Postville Herald from Postville, Iowa on March 6, 1946 · Page 5
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Postville Herald from Postville, Iowa · Page 5

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Postville, Iowa
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Wednesday, March 6, 1946
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Page 5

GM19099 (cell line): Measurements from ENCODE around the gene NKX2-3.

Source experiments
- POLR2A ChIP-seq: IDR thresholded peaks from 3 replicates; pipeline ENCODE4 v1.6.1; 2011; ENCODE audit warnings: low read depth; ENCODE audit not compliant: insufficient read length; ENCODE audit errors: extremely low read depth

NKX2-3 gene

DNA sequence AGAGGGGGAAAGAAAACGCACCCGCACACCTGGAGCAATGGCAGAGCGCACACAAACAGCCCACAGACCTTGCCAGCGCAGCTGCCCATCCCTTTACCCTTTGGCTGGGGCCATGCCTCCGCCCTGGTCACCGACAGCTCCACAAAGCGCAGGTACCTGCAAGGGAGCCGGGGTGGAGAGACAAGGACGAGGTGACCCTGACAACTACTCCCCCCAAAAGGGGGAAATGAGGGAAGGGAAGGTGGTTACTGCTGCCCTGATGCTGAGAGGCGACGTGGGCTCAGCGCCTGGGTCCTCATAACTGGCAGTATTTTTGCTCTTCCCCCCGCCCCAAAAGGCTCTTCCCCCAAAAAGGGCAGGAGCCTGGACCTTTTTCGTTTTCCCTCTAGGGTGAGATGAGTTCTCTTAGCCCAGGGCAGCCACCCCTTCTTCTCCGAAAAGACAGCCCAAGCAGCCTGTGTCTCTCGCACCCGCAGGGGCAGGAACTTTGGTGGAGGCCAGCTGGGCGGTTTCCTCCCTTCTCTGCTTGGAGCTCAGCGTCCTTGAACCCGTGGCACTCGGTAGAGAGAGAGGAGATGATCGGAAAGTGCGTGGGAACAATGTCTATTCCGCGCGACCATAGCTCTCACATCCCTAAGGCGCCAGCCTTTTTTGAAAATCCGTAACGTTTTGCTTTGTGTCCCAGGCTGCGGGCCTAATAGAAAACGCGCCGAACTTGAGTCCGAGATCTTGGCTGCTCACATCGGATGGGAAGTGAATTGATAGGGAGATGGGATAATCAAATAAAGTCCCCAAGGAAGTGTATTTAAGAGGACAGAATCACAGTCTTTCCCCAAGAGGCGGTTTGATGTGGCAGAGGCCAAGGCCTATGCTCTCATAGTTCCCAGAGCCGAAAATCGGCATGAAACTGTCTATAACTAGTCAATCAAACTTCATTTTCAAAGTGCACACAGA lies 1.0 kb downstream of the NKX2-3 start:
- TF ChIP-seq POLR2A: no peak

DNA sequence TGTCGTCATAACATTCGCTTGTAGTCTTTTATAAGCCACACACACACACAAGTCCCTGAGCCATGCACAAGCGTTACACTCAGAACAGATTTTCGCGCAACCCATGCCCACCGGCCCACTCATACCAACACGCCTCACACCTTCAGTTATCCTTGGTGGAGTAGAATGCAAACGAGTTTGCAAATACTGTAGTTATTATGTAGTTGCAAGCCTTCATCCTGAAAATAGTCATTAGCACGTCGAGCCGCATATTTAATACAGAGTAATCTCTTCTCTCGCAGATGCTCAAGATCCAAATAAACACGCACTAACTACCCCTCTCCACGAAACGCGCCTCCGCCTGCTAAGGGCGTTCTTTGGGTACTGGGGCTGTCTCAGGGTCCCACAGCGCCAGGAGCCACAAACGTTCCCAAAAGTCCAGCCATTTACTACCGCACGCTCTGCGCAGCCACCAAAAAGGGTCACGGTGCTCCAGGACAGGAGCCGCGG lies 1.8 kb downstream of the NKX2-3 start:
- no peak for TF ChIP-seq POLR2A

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WEDNESDAY, MARCH 6, 1946. THE POSTYILtE HERALD. POSTVILLE, IOWA. PAGE FIVE. appcmnqt 77 Eileen Kruse Marries Harold Mohs Wednesday Miss Eileen Krusc, dmifihtcr of Mr, iiiul Mrs. LcRoy Kruse of Lunnn. mid Harold Mohs of Postvllle were united in iii;irrin«e Inst Wednesday forenoon ;it 11:30 o'clock in SI. John's Lutheran church in LuarjnTYrhe Rev. Paul A. Atlix ollicintcd at ihc ceremony. The bride's father gave the bride away ;if the altnr. Miss Shirley FroninR, cousin of the bridegroom, served as bridesmaid and Murvin Krusc, brother of the bride was best man to the bridegroom. Ushers were Norman Kruse and Delbert Suckow. The bride was attired in a gold suit, with black accessories, and her corsage was of yellow and red roses. Her bridesmaid wore a pule green suit, with black accessories, and her corsage was of pink and white roses. The mothers wore corsages of white and red roses. A reception was held for the immediate relatives of the couple at the bride's home after the ceremony, and in the evening a shower and reception was held for the couple in the Luana opera house which was attended by a larste gathering of friends and relatives. Juanita Preuss Marries .Merle Monroe of Castalia. Local Girl Installed A On Regular Air Routes. Kansas City, Mo., March S.-Ujruns- contincntal & Western Air, Inc., announced today the graduation of Miss Lucille Lois McNally, formerly of Luana and Postville, frnmjls February hostess training class hor.o.",'i Miss McNally, a graduate of Post- villc high schoul and Gates Business College, Waterloo, left her position as office assistant and receptionist for Kcrmit James. Postvllle, to enroll in TWA's hostess school early last month. With her successful completion of the airline's lour and one-half weeks' course — including attendance at a "charm school" and instruction in general airline procedures designed to facilitate TWA's flight service to air travelers—Miss McNally now will fly as hostess on regular domestic transcontinental routes. After serving on TWA's cross-country passenger flights. Hostess McNally will become eligible for assignment on Trans World Airline's new international routes—to Shannon, Ireland, Paris, Rome. Cairo and Southern Asia. • Miss Juanita Preuss, daughter of Mr. and Mrs. Edward Preuss of Postville, and Merle Monroe, son of Mr. and Mrs. Thomas Monroe of Castalia, were united in marriage on Tuesday afternoon, February 26, at 2:30 o'clock in Zion Lutheran church at Castalia. The Rev. Paul Adix of Luana "officiated. Miss Ellen Svendsen served as bridesmaid and Harley Thompson was best man. The bride was attired in a gold wool suit with black accessories, and her orsage was of red roses. Her bridesmaid wore {in aqua wool suit \vith black accessories and her corsage was nf yellow roses. Mrs. Monroe is\a graduate of Castalia high school and Mr. Monroe lias been engaged in farming. The couple are spending their honeymoon in western Iowa, after which they will make their home on a farm near Castalia. Neighbors came in to help L. C. Krumbccr'celebrate his birthday anniversary Friday evening. Cards were played, with Harvey Schultz, Eldo Kmdelmeier and Mrs. Elmer Zieman taking the prizes. At midnight a supper was served by the hostess. Post-Franklin Study Club Meets With Mrs. Gericke. The Post-Franklin Study Club held their February meeting at the home of Mrs. Milo Gericke in Postvillc. The meeting was called to order by Mrs. Eaton Waters, president. The flrc-t business taken up was election of officers for the year 1SMG-1947. Mrs. Henry Hcusman was chosen president; Mrs. Milo Gericke, vice president: Mrs. Harry Davis secretary-treasurer, and Mrs. Thus. Looney publicity chairman, all by acclamation. The following program was given: Roll call. My Thrilling Valentine; devotional. Mrs. M. E. Smith; humorous feature. Mrs. George Brainavd; magazine article. Mrs. Harry Davis; thought for the day. Mrs. Lloyd Pearson: group singing from the club's new song books. The hostess and her assistants served a lunch after the meeting. Legion Auxiliary Plans Guest Meeting March 27. The American Legion Auxiliary to Arthur F. Brandt Post, No. 518, met Wednesday, February 27, In Memorial Hall, opening with a one o'clock potluck luncheon after which the business was transacted with Mrs. Harley Hills presiding. Seventeen members responded to roll call. Mrs. W. G. Bulman, service flag chairman, reported that the Alumni service flag in the school gymruislum has been brought, up to date and now displays 183 stars, seven gold and 170 blue. Mrs. Ray Douglass read the acknowledgment from Mrs. C. Elln Muchl, fourth district president, for the forty-five bingo prizes sent to the veterans' facility at Knoxvllle. x According to Mrs. K. J. Kerr, Americanism chairman, the Americanism essays arc being prepared by students in the local school. The news reel was read by Mrs. W. A. Kneeland. Mrs. S. C. Bally read from the Iowa Legionaire, "Study of Pan-American Countries," and Mrs. Robert Lindsay read "Keep Freedom's Light Burning" by Mrs. Norman L. Sheehe, National Americanism chairman. Mesdamcs L. C. Schultz, F. J. Miller and W. A. Kneeland were appointed by the president to oversee the equipping of the kitchen in the rooms in Memorial Hall. March 22 at one-thirty is the time set for cleaning of these rooms. Mrs. K. J. Kerr collected the annual 25c dues to the Hospital Auxiliary. Interesting letters were read from Mrs. Otto Fischer and Mrs. J. T. Humphrey, two members who are spending the winter in Florida. Several pounds of carpet rags were sewed during the afternoon. The March 27 meeting will be held in Memorial Hall, with Mrs. L. C. Schultz and Mrs. F. J. Miller hostesses, at which time all ladies eligible to become members are to be guests. The Legion now has 100 members. American Legion Meeting Is Set for Next Tuesday Right Size Thread Will Prolong Life Of Fabric Entertain For Nephew. The Misses Mae and Rose McNeil entertained at a dinner party at six o'clock Monday evening, complimentary to ex-Sergeant Leo McNeil who is here with his mother, Mrs. Nora McNeil, for the time being. In attendance as guests at the dinner were Mr. and Mrs. A, A. Saeugling and Jiminie of Monona. Mr. and Mrs. Dan McNeil of Waukon, Miss Vera Palas, Mrs. Margaret Stockman and Mrs. Nora MsNeil and son. Leo. MV FOR YOUR SHOPPING LIST II. & II. COUGH SYRUP, PA. 8 ounce size OlJL NV'AL ASPIRIN, AQt* 100 tablets *H7l> VICK'S VAPO RUB, OP. For Chest Colds ODL ALKA SELZEll, AQp Large Size... x »/C NVSORBO HKn LINIMENT • V\* NORDEX , MEDICATED SKIN CREAM Fin* lor dry skin, •unburn, *7»3?| wlndburn, chapping - Soothes m 39c A NORWICH PRODUCT LA VORIS TOOTH PASTE 25c PREP BltUSHLESS SUAVE CREAM 35c VITALIS HAIR TONIC 50c TANGEK LIP STICK 39c STARLET CAKE POAVDER 50c DOUGLASS PHARMACY "Where Quality Counts" Entertain Guests Sunday. Mr. and Mrs. L. C. Krambecr and Evelyn had as their dinner guests Sunday Mr. and Mrs. Lawrence Kram­ becr and family of Frankville; Mr. and Mrs. Lawrence M. Bollman and family of Monona: Mr. and Mrs. Arno Kram­ becr and daughters. Mr. and Mrs. Elmer Krambecr and sons, Mr. and Mrs. G. H. Koopman and family, Mr. and Mrs. Ed Looney, all of Luana. Make Plans For Kitchen Of Future on Paper First. Sunday Dinner Guests. Sunday guests at the home of Dr. and Mrs. Harry D. Cole were Mr. and Mrs. William Cole and daughter, Karen, of Emmettsburg, Mr. and Mrs. Hichard Becker and daughter, Judy, and Mrs. Charles Becker of Ossian, and Miss Mary K. Loftus of Cedar Rapids. Building materials are short—yes. But Naomi Shank, home management specialist at Iowa State College, says there's no shortage of 1 i-inch square checked paper, pencils, rules and measuring tapes. And that's what it takes to plan building changes for the future. Miss Shank says make your mistakes on paper in changing and arranging your kitchen equipment, storage spaces, windows and doors. Then by the time building materials are on the market, you'll be ready to sail through with your plans and have a house that you can boast of as efficient, comfortable and suited to your own individual family needs. The more chances you take on paper, the better your chances will be of having the best plan possible. Along with early planning, Miss Shank suggests keeping a kitchen scrapbook. As you're leafing through magazines and newspapers, she says, clip out the kitchen suggestions and paste them in your scrapbook so they'll be handy to pull out for the carpenter when you actually start building. "Planning the Kitchen," bulletin P-77, is another item you should keep in your "suggestion" collection. Miss Shank says. It's available from the Bulletin Office, Iowa State College Ames. Dinner guests in the Mr. and Mrs. Ted Anderson home Friday were Gilbert Jeglum. Mr. and Mrs. LcRoy Jeg-> lum, Mrs. James Jeglum and Boyd, all of Paint Creek township; Mr. and Mrs. Almet Chapman of Fulton, 111., and Mrs. Ida Anderson of Worthington Minnesota. The Camp Fire Girls met last Thursday at the school house, but only a short business meeting was held because of the basketball tournament. The group will meet tomorrow afternoon at the school house. Post Rcbekah Lodge members will go to Rossville by bus tonight to Uo present at the ceremony during which the Waukon Rebeknhs will bestow the "Moon and Seven Stars" emblem upon the Rossville lodge. Guests at I he home of Mr. and Mrs. William Kugcl Sunday were Mr and Mrs. Vernon Kugcl and Ruth, Mrs. Ernie Faber and children, and Mr. and Mrs. Albert Zieman. Arthur F. Brandt Post, No. 518, American Legion, will hold their regular meeting at the Legion rooms in Memorial Hall on next Tuesday evening, March 12. The recently elected officers will be Installed and reception of new members will take place. Refreshments and a social hour will follow the business meeting. All members are cordially Invited to attend. District Commander's Letter. The following letter was received by the local Legion Post Tuesday from C. N. Evanson, Fourth District Commander: Why join The American Legion? Well, fellah, it's a long story, and we know you don't want to stand to 'tenshun and listen to a complete history of what the Legion has done for community, state and nation since its organization in 1019. There has been no magic in making the Legion what it is today. It Is just a plain fact that the Legion has given thousands of man hours and thousands of dollars to carry on the highest type of community, slate and national programs that any organization in all the history of mankind has ever attempted. The value of a membership in the Legion is not measured by the dues you pay, nor by the dollars and cents return. The return to those who faithfully serve is far greater than that. . . . one that can only be measured by com­ radeships and friendships which arc as lasting as eternity itself. Our American youth was soft at the beginning of the war. Who said that? Some ismist perhaps who was intent upon one thing, and that to lead his superiors into believing our boys could be slapped and pushed around at will. Well, fellahs—you know the story npw that it has been written. Aren't you proud that we stayed in there and pitched 'em over the old pan for Junior baseball; weren't you shouting with joy when Jimmie. the lad you helped play the game, socked a grenade right in the old groove and destroyed a nest of Nazi rats or Japs? You just bet you are! And that's not all. How about other athletic programs sponsored by the Legion? There are plenty of them— and plenty of other worthwhile programs the Legion has sponsored for many years. Here's an item i;i the broad, constructive Legion program with which many of you are already familiar, namely, the G. I. Bill of Rights—of Legion origin and Legion sponsored through Congress. And what'sj more, the Legion is still working with the G. I. Bill—For The Good of the Veteran—a consistent thought in Legion action. And remember this, the Legion won't promise what it can't deliver. All you old-timers know the facts. All you new-timers have to do to learn the facts is to get in there and help us pitch. Why bother you fellahs with more words. Get your memberships in today— help the old-timers realize a wonderful ambition—to more than double our state's 1945 quota before our 26th anniversary on March 15, 1946. More than half of the Legion Membership in Iowa to date is W W II, so you'll find your buddies already in the American Legion. The size thread you buy for your stitching is one measure of the life of your garment. Where a "too heavy" thread is used, it rests on top of the fabric getting the full effect of the iron and the brunt of the everyday, wear. As a result, this stitching doesn't last as long as a lighter weight thread would—one that practically becomes a part of the fabric itself. Here arc thread sizes recommended by Iowa Slate College home economists: For sheer fine fabrics, use 80 to 100 cotton thread or size 50 in t the mercerized. Medium weight fabrics should be sewed with a 60 to 80 cotton thread, and A or B silk or a 50 mercerized. Firmly woven fabrics require a size 40 to 60 cotton, a C silk or a 50 mercerized. Now is the time to get oats, clover and other seeds cleaned and ready for planting. Weed-free seeds are an important part of a weed-control program. Use Bees For Earlier and Higher Yield of Fruits By placing a colony of bees In your yard you can raise the prospects of fruit yields in your orchard and berry patch this spring. Package bees are pretty scarce this year. If you find It impossible to buy them on the market, you might rent a colony of bees from a beekeeper in your vicinity. Floyd Paddock, extension apiarist at Iowa State College, says you'll need the bees from about mid-April to mid- May, depending on the fruits you have. The bees can be used to pollinate cherry, apple and plum trees as well as fruits like raspberries and strawberries. The 15,000 bees that fly out of one 3-pound package will amply take care of the pollinating needs for the average home orchard. W. G. Murray, head of the Department of Economics and Sociology at Iowa State College, says that more and more farmers are considering improvements in farm family -living a better investment than land at the present high prices. Dinner guests Sunday in the home of Mr. and Mrs. Arthur Ricker and family were Mr. and Mrs. Roy Smith and Betty of Monona, and Mr. and Mrs. Palmer Halvorson and Phyllis Jean of Clermont. Much-talked-of "solar" heating, the system whereby houses are partially heated by the sun's rays on the windows, is claimed not to heat up the house in the summer. Carefully designed overhanging roofs allow the sun to come dii'-etly into the rooms and heat them in \hc winter, but in the summer, when the sun travels a higher arc. the overhangs act as "eyebrows" above the windows and keep them shaded and cool. The Neighborhood Club held their regular meeting at the home of Mr. and Mrs. Elmer Zieman Sunday night, where after the card playing, a lunch was served by Mrs, Zieman. Mr. and Mrs. Ed W. Schleo and children were dinner guests Sunday in the home of Mr. and Mrs. Elmer A. Hoth and sons. "San Antonio" is one of (he fittest Technicolor out-of-doors dramas since "Northwest Mounted Police," It coined to the Iris Theatre Sunday and Mon* day, March 10 and 11, and Is doing oven a bigger business than the latter —and that one was really terrific.—Attend the Sunday matinee and avoid I waiting Sunday, night, v RAINCOATS— The Colorful, New Plastic Ones Women's, each $6.98 Girls', each $5.69 Men's, each $7.74 HEAVY WEIGHT SHAG RUGS— $5.49 each CANNON BATH SETS— $3.47 per set COLORFUL , NECK AND HEAD SCARVES— 74c to $4.98 MEN'S CHAMBRAY WORK SHIRTS $1.46 Luhman & Huebner C ARGIL CALF MEAL - a FEEDING IS BELIEVING Sell your valuable milk and let CARGILL CALF MEAL supply the same essential body-building vitamins, minerals and protein at less cost to you. Calves go lor CARGILL CALF MEAL tight item the start. Watch how it builds strong, vigorous animals resistant to disease and develops large firm bodies to stand the strain oi heavy milk production ior many years. Order irom us now. The Farmers Store Telephone No. 231 Postville, Iowa They Ye Going Fast Because They're Good Orders for our BETTER BABY CHICKS, especially chosen for rapid growth and high egg production, are being placed daily and if you are not among those who have spoken for your needs, may we urge you to do so at once. Hatches are all booked for a number of our dates, by customers who know we have the kind of chicles they want. Unless we get your order soon, we cannot promise definite delivery time on your requirements. YOU CAN'T GO WRONG ON OVERLAND'S CHICKS Allamakee Hatchery J, M. OVERLAND, Prop. Phone 187 For Your Baby Chick Date Now!